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I'm bringing this up after spending a few hours trawling through a number of posts on SO with regards to the most secure way to handle passwords in PHP/MySQL. Most answers seem to be fairly out of date, as are links that people are directed to. Many recommend md5 and sha-1.

We all know that MD5 and SHA-1 are no longer worth using due to the fact that they have been reversed, and also because there are a number of databases out there that have built up millions of md5/sha1 strings. Now, obviously you get around this with salt, which I intend to do.

I have however recently started playing around with whirlpool, which seems much more secure, and up to date. Would I be right in thinking whirlpool+salt is ample protection for passwords?

I was actually considering something like this:

    $static_salt = 'some_static_salt_string_hard_coded';
    $password = 'some_password_here';
    $salt = 'unique_salt_generated_here';

    $encoded = hash('whirlpool', $static_salt.$password.$salt);

What do you think? Overkill or sensible?

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Hash algorithms cannot be reversed. You can only test against them. – gAMBOOKa Jun 23 '11 at 10:05
Also see Openwall's PHP password hashing framework (PHPass). Its portable and hardened against a number of common attacks on user passwords. The guy who wrote the framework (SolarDesigner) is the same guy who wrote John The Ripper and sits as a judge in the Password Hashing Competition. So he knows a thing or two about attacks on passwords. – jww Oct 12 '14 at 0:48
up vote 1 down vote accepted

This will be enough (however, there is no sense in static hardcoded salt). And, why not to use SHA256? Whirlpool is rarely used.

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My main thought for using whirlpool is that its a bit of an underdog. On the plus side, because its not used too much it's less likely to have publicly known vulnerabilities. On the downside, it may present future support and/or security problems. – Rick Jun 23 '11 at 10:11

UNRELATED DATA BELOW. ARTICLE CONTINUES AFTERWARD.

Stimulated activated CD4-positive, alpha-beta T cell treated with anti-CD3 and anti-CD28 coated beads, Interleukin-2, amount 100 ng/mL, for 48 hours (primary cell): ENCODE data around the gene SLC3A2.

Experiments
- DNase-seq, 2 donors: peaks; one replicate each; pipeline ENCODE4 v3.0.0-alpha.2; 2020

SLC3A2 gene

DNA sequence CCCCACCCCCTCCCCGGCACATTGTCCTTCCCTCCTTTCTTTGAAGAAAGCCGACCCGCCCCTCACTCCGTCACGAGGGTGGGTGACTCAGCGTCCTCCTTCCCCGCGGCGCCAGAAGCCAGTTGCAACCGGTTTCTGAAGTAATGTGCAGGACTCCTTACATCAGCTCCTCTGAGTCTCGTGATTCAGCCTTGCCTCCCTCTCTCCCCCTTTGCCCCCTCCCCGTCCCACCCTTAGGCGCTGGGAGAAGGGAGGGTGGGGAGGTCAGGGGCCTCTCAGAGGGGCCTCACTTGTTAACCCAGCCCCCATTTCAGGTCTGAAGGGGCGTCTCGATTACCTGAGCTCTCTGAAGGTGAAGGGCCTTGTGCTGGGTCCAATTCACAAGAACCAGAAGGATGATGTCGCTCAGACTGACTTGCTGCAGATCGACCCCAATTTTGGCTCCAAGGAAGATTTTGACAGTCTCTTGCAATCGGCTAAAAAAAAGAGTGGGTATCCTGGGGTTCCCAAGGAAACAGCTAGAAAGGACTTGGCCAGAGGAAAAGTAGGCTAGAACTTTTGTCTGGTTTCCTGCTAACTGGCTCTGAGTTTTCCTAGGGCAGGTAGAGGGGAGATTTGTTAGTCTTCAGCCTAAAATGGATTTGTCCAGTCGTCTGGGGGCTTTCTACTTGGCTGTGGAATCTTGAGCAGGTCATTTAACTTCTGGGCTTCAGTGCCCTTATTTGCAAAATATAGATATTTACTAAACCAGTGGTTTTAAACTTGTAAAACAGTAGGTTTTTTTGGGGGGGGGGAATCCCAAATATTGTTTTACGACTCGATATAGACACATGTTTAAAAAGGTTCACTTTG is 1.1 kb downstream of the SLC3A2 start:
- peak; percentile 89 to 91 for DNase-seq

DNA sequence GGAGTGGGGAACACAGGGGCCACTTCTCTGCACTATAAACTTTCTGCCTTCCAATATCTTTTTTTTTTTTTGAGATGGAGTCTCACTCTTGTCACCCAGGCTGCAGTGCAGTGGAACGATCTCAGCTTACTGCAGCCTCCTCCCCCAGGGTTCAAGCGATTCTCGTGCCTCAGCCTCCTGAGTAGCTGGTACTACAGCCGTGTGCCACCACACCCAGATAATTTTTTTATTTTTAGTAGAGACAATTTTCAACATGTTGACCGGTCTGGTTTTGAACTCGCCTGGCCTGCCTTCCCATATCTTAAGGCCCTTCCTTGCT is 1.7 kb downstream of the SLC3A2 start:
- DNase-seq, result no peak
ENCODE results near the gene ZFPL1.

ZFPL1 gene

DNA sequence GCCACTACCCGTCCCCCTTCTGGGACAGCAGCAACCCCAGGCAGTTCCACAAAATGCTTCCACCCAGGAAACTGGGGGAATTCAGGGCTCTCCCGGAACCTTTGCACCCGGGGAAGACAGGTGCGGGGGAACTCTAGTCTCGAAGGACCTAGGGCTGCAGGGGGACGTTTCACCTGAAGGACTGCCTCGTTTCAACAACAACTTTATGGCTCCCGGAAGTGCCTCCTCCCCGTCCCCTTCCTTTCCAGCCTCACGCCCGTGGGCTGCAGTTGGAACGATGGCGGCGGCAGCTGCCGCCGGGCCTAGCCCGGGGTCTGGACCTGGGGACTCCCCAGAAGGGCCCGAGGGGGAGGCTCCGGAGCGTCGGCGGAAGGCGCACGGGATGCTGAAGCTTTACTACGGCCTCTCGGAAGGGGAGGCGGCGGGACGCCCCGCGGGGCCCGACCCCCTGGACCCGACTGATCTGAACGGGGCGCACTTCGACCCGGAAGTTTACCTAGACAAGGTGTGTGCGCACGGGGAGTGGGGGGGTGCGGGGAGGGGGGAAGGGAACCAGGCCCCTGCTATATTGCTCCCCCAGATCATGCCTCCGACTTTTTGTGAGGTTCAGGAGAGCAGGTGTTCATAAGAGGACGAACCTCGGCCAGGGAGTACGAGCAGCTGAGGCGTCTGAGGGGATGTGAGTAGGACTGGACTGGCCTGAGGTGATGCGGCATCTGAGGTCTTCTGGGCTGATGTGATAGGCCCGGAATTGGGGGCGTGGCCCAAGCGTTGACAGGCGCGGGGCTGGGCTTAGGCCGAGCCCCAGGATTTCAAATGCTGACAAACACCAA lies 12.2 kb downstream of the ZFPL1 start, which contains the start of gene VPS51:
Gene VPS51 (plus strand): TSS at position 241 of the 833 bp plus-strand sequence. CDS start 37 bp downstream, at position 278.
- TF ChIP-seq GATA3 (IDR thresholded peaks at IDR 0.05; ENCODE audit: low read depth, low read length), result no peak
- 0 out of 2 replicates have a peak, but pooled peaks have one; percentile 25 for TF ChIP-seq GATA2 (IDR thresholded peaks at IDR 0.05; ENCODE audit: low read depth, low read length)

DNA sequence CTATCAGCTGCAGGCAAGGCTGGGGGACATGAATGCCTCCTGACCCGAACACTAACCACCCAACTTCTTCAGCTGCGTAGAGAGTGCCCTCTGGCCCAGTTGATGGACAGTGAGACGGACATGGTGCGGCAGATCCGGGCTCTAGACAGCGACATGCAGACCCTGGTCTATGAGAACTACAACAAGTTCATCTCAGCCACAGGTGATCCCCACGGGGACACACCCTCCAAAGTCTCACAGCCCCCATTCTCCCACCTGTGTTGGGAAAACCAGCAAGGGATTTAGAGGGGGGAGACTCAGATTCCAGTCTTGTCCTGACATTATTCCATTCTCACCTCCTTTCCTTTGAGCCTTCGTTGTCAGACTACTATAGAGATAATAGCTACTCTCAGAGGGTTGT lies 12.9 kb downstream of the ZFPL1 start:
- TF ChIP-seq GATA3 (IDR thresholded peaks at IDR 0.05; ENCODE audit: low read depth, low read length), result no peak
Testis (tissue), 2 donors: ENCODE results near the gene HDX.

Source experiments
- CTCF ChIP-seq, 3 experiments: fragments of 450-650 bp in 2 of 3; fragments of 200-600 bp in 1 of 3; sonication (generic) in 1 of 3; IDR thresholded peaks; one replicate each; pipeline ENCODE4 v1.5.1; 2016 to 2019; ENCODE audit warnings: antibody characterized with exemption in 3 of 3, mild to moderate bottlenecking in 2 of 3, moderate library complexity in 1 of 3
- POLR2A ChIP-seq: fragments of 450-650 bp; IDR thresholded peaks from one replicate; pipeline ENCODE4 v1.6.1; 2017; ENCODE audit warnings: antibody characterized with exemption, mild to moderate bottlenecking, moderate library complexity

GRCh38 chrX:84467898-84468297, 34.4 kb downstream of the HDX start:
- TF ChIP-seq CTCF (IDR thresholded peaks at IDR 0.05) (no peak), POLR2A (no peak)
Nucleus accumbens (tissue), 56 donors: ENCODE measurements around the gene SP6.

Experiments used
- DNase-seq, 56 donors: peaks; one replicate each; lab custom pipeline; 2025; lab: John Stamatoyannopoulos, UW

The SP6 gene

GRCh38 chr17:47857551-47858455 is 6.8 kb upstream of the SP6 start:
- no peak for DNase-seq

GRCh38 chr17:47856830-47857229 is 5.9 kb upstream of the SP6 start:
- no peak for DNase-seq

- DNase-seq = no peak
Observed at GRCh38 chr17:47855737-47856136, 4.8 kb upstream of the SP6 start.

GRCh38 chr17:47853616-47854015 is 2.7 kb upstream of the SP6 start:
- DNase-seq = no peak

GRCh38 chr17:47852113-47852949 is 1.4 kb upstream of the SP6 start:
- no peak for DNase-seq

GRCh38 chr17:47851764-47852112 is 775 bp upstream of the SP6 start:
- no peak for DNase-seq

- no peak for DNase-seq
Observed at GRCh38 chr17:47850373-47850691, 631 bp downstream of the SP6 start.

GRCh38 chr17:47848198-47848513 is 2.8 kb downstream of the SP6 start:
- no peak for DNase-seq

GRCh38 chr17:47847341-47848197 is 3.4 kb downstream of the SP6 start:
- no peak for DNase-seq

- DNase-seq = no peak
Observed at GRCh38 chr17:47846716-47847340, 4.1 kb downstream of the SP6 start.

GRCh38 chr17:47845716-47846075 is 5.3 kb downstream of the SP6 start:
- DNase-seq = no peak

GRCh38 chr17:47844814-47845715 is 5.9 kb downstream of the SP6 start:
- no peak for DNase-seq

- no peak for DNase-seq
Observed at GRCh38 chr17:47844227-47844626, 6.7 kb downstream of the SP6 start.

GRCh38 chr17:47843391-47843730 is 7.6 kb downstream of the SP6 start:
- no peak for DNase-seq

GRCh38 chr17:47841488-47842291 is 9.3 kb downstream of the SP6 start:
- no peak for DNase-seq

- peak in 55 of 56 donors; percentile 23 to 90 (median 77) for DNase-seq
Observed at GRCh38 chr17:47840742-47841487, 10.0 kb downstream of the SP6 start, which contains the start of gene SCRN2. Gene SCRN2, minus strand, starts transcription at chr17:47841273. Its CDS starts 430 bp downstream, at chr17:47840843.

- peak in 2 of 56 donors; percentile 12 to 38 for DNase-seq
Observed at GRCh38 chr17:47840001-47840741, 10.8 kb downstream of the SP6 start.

The less used/tested cipher/hash, the more chances that it has hidden vulnerabilities :) All widely-used hashes are tested by the whole world's community, so there is much more chances that there will be no major vulnerabilities found. – Nickolay Olshevsky Jun 23 '11 at 10:15

This is probably good enough for most applications.

However, salts become (almost) useless if your DB is leaked -- including the static one if your configuration file is leaked too. They are a good protection against rainbow tables, but nowadays it's easier to use a bunch of GPUs to brute-force a given hash.

IMHO, currently the best solution is to use bcrypt. It's apparently supported in PHP 5.3+, and here's an example of how to use it.

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Correct answer. If you have to ask, the answer is 'use bcrypt'. – ZoFreX Jul 14 '11 at 12:07

It's particularly meaningless to discuss the merits of particular algorithms without a much wider consideration of the threat models and specifics of implementations.

Yes, whirlpool does appear to have some advantages in terms of how effective it is as a hash, but as Nickolay says that may be deceptive and due to the fact it is less widely used. But there are other considerations too - for some purposes storing a 128 character string for each account may be an unnecessary overhead. For everyone it's a question of what the software supports (and some people might want to use the same account record to control access to different systems).

At the end of the day, it doesn't matter how sophisticated your hashing algorithm is:

  1. given a free choice, users pick bad, guessable passwords
  2. users will use the same password for different services

If it works for you - then great - but there is no universal solution.

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